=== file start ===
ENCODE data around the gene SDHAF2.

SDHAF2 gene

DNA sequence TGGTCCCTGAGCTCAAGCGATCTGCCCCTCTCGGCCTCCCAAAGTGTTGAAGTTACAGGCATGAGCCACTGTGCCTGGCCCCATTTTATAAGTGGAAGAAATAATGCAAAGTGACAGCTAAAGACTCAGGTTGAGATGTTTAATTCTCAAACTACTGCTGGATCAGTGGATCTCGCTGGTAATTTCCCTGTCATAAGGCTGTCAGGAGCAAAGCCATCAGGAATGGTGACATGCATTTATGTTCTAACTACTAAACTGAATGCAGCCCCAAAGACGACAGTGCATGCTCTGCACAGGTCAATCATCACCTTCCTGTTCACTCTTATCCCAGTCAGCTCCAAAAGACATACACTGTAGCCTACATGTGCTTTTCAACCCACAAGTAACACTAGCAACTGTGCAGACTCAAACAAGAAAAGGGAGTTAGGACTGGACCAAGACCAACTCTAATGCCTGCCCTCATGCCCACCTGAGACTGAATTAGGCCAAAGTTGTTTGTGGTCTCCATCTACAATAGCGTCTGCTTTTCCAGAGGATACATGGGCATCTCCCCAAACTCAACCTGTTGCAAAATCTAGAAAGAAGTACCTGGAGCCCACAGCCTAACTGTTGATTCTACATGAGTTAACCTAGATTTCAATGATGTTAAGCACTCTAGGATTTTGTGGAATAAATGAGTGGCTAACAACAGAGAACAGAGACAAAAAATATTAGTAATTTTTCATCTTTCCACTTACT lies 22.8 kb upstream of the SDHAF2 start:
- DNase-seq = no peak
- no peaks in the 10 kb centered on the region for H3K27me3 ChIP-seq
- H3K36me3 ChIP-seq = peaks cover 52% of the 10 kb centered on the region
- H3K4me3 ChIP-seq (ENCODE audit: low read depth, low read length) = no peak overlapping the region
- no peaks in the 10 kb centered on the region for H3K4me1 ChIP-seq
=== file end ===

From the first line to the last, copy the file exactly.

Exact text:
ENCODE data around the gene SDHAF2.

SDHAF2 gene

DNA sequence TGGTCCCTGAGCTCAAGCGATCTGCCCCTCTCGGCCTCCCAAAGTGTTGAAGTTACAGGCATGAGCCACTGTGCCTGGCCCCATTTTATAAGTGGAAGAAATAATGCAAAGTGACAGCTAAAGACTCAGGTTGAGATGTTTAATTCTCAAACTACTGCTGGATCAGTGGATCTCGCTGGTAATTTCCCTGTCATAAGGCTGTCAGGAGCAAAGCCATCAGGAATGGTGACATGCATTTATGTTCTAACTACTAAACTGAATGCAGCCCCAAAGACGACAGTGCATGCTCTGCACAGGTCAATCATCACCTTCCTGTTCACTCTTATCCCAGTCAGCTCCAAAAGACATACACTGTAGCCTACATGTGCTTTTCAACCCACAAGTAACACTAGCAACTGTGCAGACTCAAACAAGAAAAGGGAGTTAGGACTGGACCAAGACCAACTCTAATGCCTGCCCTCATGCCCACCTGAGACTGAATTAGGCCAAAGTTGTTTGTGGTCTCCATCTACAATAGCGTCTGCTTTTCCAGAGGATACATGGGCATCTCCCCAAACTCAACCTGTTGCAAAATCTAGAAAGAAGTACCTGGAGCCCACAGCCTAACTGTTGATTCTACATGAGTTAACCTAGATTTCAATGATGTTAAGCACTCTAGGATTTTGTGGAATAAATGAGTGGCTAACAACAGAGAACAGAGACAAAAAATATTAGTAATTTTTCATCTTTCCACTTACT lies 22.8 kb upstream of the SDHAF2 start:
- DNase-seq = no peak
- no peaks in the 10 kb centered on the region for H3K27me3 ChIP-seq
- H3K36me3 ChIP-seq = peaks cover 52% of the 10 kb centered on the region
- H3K4me3 ChIP-seq (ENCODE audit: low read depth, low read length) = no peak overlapping the region
- no peaks in the 10 kb centered on the region for H3K4me1 ChIP-seq